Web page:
This afternoon Karen Miller reported several tern species at Glenmere Lake. Meanwhile John Haas had 18 Common Terns at the Bashakill. I was dying at work, as you can imagine. Then, I saw a report on the NYS list serve for Arctic Terns in Westchester County. I knew I had to get to Glenmere after work if the birds stuck around. Linda Scrima kept me posted, and I ran for the birds after work. There were 7 individuals present, all in constant flight, quite distant, feeding over the lake. Linda left and had one of her photos confirmed as an ARCTIC TERN! I took over 1,000 photos, and this evening I reviewed them and could not find any individual which didn’t look like an Arctic to me. Apparently this is a first county record for Orange County, so that’s pretty exciting!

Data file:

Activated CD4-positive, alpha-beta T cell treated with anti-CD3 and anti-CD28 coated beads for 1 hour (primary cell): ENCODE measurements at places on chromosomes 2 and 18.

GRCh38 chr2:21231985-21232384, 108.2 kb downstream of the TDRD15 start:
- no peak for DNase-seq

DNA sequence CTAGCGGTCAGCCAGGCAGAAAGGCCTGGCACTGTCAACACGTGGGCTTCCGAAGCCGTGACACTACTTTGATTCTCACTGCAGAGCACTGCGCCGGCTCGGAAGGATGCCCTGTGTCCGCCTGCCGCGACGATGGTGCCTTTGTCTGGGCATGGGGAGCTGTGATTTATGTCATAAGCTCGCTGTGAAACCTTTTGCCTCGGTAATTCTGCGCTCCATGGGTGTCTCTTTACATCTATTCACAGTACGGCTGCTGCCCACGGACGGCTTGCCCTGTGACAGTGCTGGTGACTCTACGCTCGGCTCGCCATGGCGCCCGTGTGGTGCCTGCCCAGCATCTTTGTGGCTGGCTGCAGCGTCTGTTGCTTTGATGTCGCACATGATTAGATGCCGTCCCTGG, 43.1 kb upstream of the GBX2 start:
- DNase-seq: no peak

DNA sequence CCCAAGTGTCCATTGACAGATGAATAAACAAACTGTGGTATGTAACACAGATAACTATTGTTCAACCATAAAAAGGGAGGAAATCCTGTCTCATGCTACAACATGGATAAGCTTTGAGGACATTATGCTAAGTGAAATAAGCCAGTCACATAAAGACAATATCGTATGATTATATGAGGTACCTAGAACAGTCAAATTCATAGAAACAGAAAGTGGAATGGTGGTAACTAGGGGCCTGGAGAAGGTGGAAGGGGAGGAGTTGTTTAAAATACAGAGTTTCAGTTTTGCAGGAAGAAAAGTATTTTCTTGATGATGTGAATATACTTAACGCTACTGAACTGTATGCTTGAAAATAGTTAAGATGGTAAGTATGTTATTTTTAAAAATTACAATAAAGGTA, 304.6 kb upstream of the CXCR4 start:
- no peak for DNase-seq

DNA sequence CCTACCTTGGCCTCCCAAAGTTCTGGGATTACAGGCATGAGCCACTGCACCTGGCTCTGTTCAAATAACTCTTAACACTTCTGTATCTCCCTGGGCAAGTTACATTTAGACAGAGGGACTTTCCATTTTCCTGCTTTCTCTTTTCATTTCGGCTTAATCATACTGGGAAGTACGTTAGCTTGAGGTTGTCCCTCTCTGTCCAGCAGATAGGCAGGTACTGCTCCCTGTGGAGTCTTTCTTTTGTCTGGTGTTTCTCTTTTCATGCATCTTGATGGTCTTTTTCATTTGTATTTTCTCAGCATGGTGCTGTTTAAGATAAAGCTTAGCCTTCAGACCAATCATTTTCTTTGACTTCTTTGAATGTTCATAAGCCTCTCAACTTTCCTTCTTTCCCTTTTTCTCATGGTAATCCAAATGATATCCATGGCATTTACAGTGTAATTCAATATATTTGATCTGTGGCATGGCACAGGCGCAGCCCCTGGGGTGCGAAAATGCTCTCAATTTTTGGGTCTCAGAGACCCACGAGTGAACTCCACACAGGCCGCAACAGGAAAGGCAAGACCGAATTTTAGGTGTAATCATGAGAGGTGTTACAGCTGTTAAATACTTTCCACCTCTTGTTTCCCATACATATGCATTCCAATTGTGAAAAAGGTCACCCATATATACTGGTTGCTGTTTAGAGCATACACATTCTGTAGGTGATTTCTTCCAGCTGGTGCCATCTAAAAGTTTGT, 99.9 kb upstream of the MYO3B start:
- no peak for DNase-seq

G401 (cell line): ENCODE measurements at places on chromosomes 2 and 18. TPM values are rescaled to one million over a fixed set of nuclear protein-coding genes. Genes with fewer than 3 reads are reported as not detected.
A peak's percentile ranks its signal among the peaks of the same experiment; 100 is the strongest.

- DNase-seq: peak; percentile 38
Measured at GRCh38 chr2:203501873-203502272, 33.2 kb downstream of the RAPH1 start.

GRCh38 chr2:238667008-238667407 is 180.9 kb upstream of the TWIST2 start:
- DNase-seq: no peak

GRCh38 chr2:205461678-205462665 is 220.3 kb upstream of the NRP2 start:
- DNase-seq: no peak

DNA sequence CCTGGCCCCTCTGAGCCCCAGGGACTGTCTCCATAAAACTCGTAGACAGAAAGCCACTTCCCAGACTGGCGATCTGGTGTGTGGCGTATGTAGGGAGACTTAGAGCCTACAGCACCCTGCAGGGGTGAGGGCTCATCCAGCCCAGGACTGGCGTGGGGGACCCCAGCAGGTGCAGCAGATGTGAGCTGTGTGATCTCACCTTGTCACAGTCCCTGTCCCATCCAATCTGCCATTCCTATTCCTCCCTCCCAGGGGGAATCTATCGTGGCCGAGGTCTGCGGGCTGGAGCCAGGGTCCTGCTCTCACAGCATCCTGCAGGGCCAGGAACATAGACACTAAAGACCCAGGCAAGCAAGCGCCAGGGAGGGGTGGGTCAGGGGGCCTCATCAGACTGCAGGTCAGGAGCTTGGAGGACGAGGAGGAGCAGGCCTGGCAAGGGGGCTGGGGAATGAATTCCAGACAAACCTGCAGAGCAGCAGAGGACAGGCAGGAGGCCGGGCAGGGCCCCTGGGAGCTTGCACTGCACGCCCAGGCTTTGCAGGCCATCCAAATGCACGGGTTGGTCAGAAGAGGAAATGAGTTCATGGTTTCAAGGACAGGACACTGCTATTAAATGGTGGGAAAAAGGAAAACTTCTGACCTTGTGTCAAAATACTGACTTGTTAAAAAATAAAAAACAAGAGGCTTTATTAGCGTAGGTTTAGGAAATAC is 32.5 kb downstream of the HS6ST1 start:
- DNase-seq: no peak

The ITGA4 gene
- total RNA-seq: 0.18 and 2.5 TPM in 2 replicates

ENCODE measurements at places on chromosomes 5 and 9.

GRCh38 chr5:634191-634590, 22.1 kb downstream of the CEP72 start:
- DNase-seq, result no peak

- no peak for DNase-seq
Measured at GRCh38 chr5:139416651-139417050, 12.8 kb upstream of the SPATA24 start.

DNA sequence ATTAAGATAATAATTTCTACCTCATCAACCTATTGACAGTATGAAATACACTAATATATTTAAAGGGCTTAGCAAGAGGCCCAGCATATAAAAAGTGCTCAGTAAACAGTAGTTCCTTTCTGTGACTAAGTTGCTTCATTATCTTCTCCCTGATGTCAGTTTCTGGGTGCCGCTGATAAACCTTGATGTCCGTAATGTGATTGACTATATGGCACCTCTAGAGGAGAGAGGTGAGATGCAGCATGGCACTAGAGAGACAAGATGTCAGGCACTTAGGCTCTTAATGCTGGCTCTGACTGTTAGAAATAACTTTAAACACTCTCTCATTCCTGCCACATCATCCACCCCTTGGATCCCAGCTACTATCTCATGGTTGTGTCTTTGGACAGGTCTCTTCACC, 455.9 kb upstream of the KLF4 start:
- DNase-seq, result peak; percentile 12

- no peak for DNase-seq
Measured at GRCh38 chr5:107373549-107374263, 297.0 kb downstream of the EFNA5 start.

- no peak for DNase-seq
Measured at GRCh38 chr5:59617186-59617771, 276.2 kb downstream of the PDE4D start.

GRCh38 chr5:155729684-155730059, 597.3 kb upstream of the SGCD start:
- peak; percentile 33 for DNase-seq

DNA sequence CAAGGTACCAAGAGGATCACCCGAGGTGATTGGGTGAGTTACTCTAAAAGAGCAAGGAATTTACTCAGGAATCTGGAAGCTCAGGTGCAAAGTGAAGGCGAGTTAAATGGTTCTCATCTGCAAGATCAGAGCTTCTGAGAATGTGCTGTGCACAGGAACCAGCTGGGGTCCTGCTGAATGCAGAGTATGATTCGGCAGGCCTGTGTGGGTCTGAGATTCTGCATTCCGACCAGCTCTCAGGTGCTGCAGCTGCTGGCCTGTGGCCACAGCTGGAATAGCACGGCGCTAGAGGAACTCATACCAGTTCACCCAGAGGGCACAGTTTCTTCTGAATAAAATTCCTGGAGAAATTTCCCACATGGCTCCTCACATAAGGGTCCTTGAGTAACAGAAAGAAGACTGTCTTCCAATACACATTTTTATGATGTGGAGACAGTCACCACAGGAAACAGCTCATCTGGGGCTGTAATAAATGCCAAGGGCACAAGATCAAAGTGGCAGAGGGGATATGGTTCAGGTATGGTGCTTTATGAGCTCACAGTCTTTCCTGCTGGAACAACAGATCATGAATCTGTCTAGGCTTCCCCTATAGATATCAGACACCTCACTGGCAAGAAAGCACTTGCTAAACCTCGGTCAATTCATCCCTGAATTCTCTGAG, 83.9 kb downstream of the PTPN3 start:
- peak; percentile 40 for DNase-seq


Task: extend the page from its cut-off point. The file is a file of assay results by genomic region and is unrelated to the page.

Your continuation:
All photos ARCTIC TERNS at Glenmere Lake on 05/13/22.

Orange County Caspian Tern, 04/30/22

I had two target birds when I left at sunrise this morning. I dipped on my first one – I went to Black Rock Forest and hiked up to Jupiter’s Boulder to try for Ruffed Grouse. Unfortunately, not only was it painful because I’m so out of shape, I had no luck with the bird. Afterwards I headed to the Hudson River to try for Caspian Tern. I was not optimistic; the timing was right, but I just wasn’t feeling it. I had no luck at the Newburgh Waterfront and the Newburgh Rowing Club, so I headed to Plum Point.

~Caspian Tern at Plum Point this morning, 04/30/22.~